Liberation of the kind they seek is a transcendental idea—it is not of this world. Unlike liberty, which serves as a means, liberation is an end. That end seems to be universal happiness, universal satisfaction, and perfect justice. No such society has ever existed. These are the characteristics of a utopia. Those who know some Greek will remember that translated into English, utopia is “no place” or “nowhere.” We call the perfect society with a universally happy people a utopia because it is impossible in this fallen world.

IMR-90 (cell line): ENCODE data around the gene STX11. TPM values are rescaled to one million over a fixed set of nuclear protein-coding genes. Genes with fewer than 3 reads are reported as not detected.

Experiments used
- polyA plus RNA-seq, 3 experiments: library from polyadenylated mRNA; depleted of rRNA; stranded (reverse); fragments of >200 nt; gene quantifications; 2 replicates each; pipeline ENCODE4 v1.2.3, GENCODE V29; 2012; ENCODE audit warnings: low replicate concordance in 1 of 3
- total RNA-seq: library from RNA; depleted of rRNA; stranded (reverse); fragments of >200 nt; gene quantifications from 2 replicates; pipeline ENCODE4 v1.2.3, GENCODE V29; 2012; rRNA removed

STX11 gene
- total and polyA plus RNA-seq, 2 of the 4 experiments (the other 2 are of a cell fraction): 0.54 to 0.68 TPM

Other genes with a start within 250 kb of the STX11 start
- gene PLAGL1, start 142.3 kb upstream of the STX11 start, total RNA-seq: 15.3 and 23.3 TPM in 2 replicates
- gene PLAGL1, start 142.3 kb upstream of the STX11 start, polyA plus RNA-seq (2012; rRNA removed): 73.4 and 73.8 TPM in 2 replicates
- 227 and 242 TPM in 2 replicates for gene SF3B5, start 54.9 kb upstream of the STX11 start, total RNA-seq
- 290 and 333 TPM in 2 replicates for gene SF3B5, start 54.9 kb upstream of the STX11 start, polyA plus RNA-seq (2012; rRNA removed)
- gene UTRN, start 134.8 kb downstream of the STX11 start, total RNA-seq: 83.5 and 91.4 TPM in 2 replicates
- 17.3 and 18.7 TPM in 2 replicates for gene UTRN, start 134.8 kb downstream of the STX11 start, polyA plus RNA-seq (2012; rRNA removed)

Strictly speaking, the end goal of liberation is an “other-worldly” state. As an end (rather than a means), liberation implies the roles of the people and the state. In contrast to liberty, which is independently pursued by free individuals, liberation is a historical endpoint which will be achieved by the state on behalf of its people. The people on the streets from BLM, Antifa, and other groups only pursue liberation indirectly: the chanting, the sign-holding, the destruction of images and property; they do nothing to actively promote more happiness or justice. Instead, those vicarious forms of agitation and violence work as coercion, applied to the state in an effort to force it to do the legislative work of “liberating” them.